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The Circulate Project | 2 year update

Caradt researcher Tara Karpinski has participated in the Circulate Project for the last 2 years under the direction of Amsterdam University of Applied Sciences.

The Circulate Project

During the past two years, the Circulate Project explored the design of digital platforms for resource communities. In particular, the project focused on the affordances of distributed ledger technologies as administration and governance tools for communities that want to share resources with one another, such as energy collectives, housing coops, or shared mobility communities. In this process, the research team explored 6 design dilemmas that arise when distributed ledger technologies (DLT) are applied in the governance of artificial material commons. To learn more about this, check out the short movie below highlighting the Circulate project and its findings:


Six design dilemma’s to address when setting up digital platforms for resource communities

Over the past few years, various communities around the world have started to organize themselves to collectively share and manage a variety of resources, from community gardens and urban farms to shared mobility, co-housing and energy co-operatives. These resource communities all share the need to manage and keep an overview of their resource usage and contributions. Many have turned to digital technologies, such as online platforms, digital ledgers and the internet of things. Combined, these technologies provide handy tools for keeping track of accounts, managing transactions and rights. Moreover, the use of algorithms and smart contracts hold the promise of automating various tasks, making it easier to keep resource communities up and running, in fair and accountable ways.

However, when creating such a platform and deciding on how the platform should actually work, communities will run into a number of ‘design dilemmas’. Digital platforms are not merely management tools, the rules embedded in their set-up will actively govern the community, and may be hard to change after the initial design. This requires that resource communities make active choices in the set-up of their

platforms. For instance, what type of data should be visible on the platform and to whom? Should a platform keep all data usage private? Or could it actually be useful for others to see who has been using what resource at what time? What underlying logic should be operationalised in the platform and its software? Should it prioritise private gains for community members, or rather focus on positive outcomes for the community at large? The answers to these dilemmas may not be immediately clear to community members and tensions may arise between the different values and interests at play, as well as the affordances of the technologies involved.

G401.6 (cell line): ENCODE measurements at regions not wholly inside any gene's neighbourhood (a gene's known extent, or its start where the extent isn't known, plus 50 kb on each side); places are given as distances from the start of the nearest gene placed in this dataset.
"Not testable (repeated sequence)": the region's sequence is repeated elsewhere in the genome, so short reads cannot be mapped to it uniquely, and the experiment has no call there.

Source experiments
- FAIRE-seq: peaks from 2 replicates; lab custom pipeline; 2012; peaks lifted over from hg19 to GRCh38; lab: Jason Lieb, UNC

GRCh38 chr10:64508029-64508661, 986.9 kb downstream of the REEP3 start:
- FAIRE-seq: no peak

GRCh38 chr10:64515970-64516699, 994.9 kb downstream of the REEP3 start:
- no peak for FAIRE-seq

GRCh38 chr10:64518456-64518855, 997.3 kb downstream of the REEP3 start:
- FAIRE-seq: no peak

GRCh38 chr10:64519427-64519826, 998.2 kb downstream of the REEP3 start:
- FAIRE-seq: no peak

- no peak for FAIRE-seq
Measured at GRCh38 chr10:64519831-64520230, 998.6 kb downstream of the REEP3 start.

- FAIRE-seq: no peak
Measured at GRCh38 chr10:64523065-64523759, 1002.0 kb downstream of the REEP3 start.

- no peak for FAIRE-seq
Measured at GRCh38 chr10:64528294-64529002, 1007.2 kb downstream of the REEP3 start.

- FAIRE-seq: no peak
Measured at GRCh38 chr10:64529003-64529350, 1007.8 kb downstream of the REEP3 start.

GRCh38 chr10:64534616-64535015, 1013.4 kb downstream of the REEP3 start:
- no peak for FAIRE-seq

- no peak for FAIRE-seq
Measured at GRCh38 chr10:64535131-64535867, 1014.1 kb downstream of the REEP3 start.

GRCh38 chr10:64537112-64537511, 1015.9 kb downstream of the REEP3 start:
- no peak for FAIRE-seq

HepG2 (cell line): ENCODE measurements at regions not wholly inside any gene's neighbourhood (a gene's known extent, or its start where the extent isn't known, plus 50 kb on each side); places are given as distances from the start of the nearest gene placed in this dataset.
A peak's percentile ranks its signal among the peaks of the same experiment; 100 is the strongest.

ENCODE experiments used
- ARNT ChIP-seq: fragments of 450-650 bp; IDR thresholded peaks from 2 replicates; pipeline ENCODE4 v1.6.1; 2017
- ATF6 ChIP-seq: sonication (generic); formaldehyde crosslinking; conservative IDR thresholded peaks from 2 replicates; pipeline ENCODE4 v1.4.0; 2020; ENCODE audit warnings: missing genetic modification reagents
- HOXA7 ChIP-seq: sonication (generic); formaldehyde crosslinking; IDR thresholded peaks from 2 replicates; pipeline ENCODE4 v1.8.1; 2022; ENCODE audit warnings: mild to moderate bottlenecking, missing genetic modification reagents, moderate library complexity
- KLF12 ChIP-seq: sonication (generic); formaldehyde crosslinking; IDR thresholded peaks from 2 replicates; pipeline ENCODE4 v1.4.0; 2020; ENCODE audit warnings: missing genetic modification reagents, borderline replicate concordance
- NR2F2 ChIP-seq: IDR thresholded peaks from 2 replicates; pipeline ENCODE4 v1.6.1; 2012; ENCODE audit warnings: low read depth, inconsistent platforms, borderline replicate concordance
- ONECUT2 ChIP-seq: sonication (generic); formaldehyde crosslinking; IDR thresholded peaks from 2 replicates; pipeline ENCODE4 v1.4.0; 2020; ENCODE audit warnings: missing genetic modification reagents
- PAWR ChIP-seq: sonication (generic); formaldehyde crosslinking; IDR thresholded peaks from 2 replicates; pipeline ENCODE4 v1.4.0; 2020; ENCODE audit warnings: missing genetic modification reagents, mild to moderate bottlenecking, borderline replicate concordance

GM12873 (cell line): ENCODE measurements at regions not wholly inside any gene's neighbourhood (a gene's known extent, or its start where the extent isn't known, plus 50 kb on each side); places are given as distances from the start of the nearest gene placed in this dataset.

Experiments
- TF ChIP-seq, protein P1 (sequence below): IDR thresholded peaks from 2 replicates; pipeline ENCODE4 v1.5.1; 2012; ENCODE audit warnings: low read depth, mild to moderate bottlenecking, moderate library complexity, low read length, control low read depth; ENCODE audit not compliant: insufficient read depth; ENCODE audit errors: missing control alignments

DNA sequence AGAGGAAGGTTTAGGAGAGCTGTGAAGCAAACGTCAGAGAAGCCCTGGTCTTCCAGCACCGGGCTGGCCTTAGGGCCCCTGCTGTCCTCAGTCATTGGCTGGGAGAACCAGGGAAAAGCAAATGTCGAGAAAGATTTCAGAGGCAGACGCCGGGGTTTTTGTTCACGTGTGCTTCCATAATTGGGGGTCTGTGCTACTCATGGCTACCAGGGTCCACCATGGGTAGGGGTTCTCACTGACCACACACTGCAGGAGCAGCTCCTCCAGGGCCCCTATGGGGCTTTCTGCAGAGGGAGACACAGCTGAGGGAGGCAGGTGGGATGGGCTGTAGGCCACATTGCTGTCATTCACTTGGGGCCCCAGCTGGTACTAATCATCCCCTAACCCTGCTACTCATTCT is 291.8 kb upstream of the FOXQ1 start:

In the past two years, the researchproject Circulate, developed by the Research Group Civic Interaction Design at the Amsterdam University of Applied Sciences and research partners like Caradt, explored the design of these digital platforms, which are now increasingly popular amongst commons-based organizations. One of the main outputs of the Circulate project is a design canvas that features six dilemmas to be addressed, while also providing guidelines to be used by designers and communities when setting up such a platform in an open and collaborative manner.

Download the full Canvas herearrow

Design Thinking for the Circular Economy

This research project explores the question of whether situated design methods can contribute to value transparency in the design of local platforms for the circular economy. 

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‘My practice is situated in between different actors, in this shape-shifting middle many things can happen.’

Tara Karpinski is a designer, researcher and educator working in the realm of social practice. She holds a BA in photography and art history from the Savannah College of Art & Design (USA), and an MA from the Sandberg Instituut (NL). Her Master studies were funded by a Netherland-America Foundation grant.

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‘People are the product of their relationships with their environment. It’s important to understand how technological developments influence these relationships.’

Michel van Dartel is Research Professor Situated Art and Design at the Avans Centre of Applied Research for Art, Design and Technology (Caradt) and Director of V2_Lab for the Unstable Media.

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Research Group: Situated Art and Design

Living in cities developed around data and acting within the inscrutable structure of our techno-society demands art and design that can help understand how we relate to these rapidly changing surroundings and to reflect on that relationship. The research group Situated Art and Design responds to this exigency by fostering a situated turn in art and design through a diverse portfolio of interdisciplinary research projects in partnership with academic and cultural partners, as well as with government and industry.

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